At the time of writing, the investigative analytics and intelligence software provider’s shares are down 16% to $4.27.
What did Nuix announce?
According to the release, during April, a significant and larger than expected number of Nuix’s customers, including one of its largest, elected to transition from module-based subscription licenses to consumption and Software-as-a-Service (SaaS) license models.
This has resulted in a shift in both revenue and Annualised Contract Value (ACV) profiles.
In addition to this, Nuix revealed that some of its law firm, advisory and service provider customers have also recently informed it of a reduced add-on (upsell) requirement for existing licenses.
This is because of both their unutilised license capacity in the current climate, as well as the recovery in legal case backlog being slower than anticipated.
Management notes that the accelerated switch to consumption licenses, including SaaS, is primarily driven by changing customer business models. This is being caused in part by a shift from office settings to remote working environments and the need to have flexible global licensing to manage projects in line with data privacy and sovereignty requirements.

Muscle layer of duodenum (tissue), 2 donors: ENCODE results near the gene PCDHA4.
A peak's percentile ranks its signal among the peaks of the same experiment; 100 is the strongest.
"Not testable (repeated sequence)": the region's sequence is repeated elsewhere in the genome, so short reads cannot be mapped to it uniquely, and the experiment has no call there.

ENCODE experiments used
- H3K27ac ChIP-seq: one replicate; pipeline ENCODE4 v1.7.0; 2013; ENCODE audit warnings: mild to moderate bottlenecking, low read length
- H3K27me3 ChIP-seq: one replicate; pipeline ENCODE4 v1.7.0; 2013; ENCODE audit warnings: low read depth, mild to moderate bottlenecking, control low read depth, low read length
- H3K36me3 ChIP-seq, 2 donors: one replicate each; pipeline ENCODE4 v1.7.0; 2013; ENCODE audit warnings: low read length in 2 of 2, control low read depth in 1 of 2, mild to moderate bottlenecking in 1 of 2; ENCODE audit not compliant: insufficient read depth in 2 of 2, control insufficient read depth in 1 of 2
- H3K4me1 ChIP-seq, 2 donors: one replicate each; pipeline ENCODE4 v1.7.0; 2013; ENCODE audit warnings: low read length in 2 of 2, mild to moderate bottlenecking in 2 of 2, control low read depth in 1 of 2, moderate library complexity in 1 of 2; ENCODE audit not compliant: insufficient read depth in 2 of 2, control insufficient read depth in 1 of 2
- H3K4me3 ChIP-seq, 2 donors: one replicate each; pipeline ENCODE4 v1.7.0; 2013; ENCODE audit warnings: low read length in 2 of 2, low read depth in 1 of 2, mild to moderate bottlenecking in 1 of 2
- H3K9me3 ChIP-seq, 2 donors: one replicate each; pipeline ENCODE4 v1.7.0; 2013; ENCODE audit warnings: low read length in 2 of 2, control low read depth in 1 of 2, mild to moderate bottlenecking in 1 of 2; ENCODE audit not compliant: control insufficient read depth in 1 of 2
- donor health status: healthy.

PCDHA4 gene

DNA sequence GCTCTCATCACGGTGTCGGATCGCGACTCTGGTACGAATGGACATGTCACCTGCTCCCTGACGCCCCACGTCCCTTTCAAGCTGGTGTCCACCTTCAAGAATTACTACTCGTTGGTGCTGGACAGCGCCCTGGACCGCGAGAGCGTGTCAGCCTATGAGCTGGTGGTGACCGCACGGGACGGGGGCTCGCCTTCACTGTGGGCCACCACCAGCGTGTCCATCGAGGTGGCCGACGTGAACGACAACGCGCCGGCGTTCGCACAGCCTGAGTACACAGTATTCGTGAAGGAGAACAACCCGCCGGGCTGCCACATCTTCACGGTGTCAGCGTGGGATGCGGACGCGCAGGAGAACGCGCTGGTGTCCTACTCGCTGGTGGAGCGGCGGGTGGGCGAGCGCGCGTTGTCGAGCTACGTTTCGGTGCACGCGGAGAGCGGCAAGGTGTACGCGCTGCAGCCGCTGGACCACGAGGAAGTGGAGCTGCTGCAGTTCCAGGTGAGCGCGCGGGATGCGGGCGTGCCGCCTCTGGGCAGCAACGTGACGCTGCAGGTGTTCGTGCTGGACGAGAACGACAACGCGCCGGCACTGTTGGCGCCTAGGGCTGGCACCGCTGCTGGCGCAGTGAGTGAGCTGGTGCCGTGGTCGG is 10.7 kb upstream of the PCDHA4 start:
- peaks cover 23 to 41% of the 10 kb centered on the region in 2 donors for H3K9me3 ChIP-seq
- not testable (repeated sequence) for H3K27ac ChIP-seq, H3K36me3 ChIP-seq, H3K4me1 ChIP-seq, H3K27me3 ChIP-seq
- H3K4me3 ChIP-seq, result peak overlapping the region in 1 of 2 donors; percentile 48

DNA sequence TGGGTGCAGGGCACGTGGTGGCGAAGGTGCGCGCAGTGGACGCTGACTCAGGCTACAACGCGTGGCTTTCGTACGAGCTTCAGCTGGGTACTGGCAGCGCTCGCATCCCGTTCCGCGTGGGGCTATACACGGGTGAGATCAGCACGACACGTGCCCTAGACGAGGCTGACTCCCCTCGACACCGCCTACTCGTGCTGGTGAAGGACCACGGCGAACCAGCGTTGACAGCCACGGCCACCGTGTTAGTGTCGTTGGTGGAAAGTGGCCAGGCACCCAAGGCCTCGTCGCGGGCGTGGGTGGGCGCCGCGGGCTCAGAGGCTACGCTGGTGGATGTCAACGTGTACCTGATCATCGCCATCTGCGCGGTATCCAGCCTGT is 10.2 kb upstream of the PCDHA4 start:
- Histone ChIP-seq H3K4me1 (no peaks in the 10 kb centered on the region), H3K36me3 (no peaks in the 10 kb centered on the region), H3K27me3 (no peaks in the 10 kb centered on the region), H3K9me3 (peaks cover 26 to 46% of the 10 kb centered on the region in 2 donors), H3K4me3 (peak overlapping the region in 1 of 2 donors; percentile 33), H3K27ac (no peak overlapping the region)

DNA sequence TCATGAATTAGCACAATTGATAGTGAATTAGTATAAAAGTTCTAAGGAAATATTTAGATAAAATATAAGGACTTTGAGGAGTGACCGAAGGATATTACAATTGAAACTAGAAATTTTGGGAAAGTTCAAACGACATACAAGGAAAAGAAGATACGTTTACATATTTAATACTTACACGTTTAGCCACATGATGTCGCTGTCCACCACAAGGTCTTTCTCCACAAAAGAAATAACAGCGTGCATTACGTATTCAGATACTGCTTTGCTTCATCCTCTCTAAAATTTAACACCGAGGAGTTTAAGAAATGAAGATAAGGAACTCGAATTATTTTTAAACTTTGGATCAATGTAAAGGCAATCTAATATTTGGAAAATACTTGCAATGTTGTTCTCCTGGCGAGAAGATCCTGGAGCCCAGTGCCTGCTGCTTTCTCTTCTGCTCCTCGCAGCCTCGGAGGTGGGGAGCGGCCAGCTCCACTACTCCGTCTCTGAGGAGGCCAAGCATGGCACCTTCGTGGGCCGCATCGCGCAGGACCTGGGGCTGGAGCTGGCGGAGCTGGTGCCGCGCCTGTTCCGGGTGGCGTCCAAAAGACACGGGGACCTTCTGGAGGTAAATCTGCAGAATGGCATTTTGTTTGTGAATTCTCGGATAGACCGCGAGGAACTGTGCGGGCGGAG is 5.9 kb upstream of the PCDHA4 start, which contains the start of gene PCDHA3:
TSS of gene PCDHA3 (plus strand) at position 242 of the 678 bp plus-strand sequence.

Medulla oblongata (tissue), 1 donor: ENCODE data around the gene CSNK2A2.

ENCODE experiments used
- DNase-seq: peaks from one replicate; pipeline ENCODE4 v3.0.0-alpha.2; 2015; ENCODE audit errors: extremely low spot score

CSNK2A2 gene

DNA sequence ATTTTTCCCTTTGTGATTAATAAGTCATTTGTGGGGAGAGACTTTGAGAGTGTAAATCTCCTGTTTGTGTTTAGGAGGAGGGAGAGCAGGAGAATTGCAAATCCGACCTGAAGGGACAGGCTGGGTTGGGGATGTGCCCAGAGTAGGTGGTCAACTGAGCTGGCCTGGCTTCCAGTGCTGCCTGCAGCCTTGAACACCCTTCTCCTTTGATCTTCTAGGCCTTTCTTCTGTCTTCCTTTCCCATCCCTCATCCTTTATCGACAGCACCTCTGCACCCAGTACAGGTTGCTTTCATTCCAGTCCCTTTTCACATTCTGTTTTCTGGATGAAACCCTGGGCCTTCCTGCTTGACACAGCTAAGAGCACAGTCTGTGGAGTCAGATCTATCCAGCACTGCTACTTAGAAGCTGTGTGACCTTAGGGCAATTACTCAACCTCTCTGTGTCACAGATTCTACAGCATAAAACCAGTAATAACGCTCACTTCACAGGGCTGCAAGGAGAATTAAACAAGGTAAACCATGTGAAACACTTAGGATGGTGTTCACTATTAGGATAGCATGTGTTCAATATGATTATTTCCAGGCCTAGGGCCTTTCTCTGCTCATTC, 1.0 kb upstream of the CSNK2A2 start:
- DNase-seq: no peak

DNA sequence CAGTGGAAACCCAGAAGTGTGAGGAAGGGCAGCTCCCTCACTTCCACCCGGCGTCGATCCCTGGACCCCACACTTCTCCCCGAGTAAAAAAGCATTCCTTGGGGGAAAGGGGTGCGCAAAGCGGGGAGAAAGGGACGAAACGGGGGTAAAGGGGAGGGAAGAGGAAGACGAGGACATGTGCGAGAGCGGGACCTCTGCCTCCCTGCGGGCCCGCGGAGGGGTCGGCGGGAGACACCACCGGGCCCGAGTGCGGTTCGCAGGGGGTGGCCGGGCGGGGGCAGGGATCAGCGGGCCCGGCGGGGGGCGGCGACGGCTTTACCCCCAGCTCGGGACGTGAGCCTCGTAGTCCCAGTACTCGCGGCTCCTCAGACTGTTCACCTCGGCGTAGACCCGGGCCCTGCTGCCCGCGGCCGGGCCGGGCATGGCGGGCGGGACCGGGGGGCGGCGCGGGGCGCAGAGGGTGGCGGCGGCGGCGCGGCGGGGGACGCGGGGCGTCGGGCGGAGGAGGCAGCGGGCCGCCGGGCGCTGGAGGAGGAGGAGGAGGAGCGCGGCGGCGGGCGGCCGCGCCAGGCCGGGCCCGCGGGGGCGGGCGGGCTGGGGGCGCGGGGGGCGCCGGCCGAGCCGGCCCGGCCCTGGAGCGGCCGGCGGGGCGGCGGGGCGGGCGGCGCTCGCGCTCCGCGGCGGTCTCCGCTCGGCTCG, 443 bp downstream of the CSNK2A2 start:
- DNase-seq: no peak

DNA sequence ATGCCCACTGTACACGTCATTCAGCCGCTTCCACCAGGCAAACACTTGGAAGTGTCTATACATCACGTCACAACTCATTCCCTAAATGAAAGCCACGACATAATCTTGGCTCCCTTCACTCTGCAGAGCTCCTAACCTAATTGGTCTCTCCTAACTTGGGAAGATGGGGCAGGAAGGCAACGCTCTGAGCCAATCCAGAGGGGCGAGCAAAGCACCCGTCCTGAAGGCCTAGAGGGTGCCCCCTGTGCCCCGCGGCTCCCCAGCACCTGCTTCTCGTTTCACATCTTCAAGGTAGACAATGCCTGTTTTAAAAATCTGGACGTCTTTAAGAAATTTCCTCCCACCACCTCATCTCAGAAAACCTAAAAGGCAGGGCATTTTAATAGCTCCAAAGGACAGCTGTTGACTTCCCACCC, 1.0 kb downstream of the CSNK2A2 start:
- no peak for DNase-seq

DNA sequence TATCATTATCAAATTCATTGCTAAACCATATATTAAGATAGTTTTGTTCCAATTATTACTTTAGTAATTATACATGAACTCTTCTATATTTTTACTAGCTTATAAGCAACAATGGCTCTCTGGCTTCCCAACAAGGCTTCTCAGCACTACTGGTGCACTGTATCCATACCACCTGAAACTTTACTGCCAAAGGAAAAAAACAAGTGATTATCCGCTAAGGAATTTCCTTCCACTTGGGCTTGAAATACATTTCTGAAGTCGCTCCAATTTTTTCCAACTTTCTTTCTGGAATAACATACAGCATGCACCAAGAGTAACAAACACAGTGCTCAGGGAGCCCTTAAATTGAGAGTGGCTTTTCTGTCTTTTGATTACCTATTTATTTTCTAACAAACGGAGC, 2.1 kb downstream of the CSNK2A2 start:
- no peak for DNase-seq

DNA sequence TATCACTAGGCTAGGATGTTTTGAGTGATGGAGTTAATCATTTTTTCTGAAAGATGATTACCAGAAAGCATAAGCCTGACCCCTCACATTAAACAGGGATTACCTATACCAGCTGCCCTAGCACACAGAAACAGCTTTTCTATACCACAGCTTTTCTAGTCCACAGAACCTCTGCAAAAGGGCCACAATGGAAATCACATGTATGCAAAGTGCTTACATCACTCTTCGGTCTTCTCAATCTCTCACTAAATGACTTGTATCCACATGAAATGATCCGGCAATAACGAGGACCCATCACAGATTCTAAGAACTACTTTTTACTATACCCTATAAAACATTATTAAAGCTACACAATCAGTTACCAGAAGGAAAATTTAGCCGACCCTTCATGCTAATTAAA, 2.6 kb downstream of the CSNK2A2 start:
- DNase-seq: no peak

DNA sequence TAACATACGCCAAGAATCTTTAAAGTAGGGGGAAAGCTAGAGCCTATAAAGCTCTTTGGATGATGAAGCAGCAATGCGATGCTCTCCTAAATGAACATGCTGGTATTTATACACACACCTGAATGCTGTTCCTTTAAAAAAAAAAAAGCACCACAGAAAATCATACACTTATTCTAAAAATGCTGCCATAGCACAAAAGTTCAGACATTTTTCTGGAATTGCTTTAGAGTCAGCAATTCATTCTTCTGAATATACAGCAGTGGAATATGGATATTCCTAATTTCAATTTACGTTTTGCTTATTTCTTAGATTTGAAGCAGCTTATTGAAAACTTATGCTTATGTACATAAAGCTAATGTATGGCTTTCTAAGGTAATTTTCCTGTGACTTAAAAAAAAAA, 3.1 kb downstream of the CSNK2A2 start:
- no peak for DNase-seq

Nuix notes that it also reflects the attractiveness for many customers of a decision by the company to provide greater choice in deployment. This includes on-premise and in the cloud hybrid solutions, which assists customers as they evaluate their transition toward consumption licenses.
What impact will this have on its guidance?
The above factors have led to Nuix downgrading its guidance just over six weeks after reaffirming it following media criticism.
Nuix is now expecting pro forma revenue of $180 million to $185 million in FY 2021. This compares unfavourably to its guidance of $193.5 million.
The company’s ACV is now expected to be in the range of $168 million to $177 million this year. This falls well short of its forecast of $199.6 million.
One slight positive, though, is that its pro forma EBITDA is expected to be $64.6 million to $66.6 million, which is higher than its guidance of $63.6 million.
Nuix’s CEO, Rod Vawdrey, commented: “Over the last 18 months, Nuix has enabled its customers to move from module-based subscription licenses to more flexible consumption-based licensing models. The increasing rate of adoption of consumption licenses has had a positive impact on new business and existing retention notwithstanding a transitory downward impact on FY21 revenue. Giving our customers the choice in how they consume Nuix is a key competitive advantage.”
“The fundamental revenue drivers for Nuix are strong and underpinned by a growing order book and pipeline. It reflects the underlying strength of the Nuix software offering, a sticky, loyal customer base, strong growth in new business and an increase in order size. We look forward to shareholder participation in Nuix’s Investor Day in May.”